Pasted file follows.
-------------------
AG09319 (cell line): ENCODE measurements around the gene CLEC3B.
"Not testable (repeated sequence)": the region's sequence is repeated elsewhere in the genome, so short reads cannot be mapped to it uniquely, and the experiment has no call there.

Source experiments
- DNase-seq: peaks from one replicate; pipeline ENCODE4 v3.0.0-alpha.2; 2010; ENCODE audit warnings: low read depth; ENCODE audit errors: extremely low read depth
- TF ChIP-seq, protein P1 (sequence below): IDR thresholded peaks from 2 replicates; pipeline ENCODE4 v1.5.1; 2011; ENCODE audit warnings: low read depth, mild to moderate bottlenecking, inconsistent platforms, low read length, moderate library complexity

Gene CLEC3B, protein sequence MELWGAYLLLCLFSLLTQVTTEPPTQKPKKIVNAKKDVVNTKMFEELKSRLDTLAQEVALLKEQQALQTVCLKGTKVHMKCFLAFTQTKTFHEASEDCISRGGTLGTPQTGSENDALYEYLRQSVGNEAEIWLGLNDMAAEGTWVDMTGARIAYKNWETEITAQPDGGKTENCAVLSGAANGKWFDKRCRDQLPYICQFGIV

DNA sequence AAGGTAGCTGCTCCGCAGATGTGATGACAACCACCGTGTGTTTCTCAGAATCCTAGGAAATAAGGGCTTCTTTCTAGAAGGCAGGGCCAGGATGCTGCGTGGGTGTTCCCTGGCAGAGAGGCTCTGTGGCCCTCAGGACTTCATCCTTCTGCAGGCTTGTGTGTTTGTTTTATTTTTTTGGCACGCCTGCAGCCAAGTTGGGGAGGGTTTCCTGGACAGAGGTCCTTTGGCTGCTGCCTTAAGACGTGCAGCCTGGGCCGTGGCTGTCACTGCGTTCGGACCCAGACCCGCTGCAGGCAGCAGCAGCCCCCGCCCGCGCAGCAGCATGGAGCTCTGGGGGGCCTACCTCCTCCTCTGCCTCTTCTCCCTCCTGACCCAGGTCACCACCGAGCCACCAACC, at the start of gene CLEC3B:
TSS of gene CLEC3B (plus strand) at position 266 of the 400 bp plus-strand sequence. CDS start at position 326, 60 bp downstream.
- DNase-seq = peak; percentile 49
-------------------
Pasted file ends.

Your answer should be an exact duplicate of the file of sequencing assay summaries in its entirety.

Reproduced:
AG09319 (cell line): ENCODE measurements around the gene CLEC3B.
"Not testable (repeated sequence)": the region's sequence is repeated elsewhere in the genome, so short reads cannot be mapped to it uniquely, and the experiment has no call there.

Source experiments
- DNase-seq: peaks from one replicate; pipeline ENCODE4 v3.0.0-alpha.2; 2010; ENCODE audit warnings: low read depth; ENCODE audit errors: extremely low read depth
- TF ChIP-seq, protein P1 (sequence below): IDR thresholded peaks from 2 replicates; pipeline ENCODE4 v1.5.1; 2011; ENCODE audit warnings: low read depth, mild to moderate bottlenecking, inconsistent platforms, low read length, moderate library complexity

Gene CLEC3B, protein sequence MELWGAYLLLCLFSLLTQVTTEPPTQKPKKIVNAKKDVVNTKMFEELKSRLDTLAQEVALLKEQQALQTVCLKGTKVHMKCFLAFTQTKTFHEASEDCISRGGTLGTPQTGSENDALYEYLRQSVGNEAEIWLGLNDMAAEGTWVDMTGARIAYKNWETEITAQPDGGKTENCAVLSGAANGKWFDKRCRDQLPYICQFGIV

DNA sequence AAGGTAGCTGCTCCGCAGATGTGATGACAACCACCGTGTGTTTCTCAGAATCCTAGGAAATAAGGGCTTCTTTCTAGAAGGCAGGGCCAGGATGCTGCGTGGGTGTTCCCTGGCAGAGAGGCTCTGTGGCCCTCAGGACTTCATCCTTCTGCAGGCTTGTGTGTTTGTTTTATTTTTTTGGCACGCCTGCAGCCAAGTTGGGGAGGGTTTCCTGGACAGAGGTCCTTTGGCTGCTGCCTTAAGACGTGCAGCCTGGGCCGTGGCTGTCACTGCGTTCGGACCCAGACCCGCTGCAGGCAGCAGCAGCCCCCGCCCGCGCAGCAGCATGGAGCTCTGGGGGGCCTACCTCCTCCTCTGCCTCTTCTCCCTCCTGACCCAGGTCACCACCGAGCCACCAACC, at the start of gene CLEC3B:
TSS of gene CLEC3B (plus strand) at position 266 of the 400 bp plus-strand sequence. CDS start at position 326, 60 bp downstream.
- DNase-seq = peak; percentile 49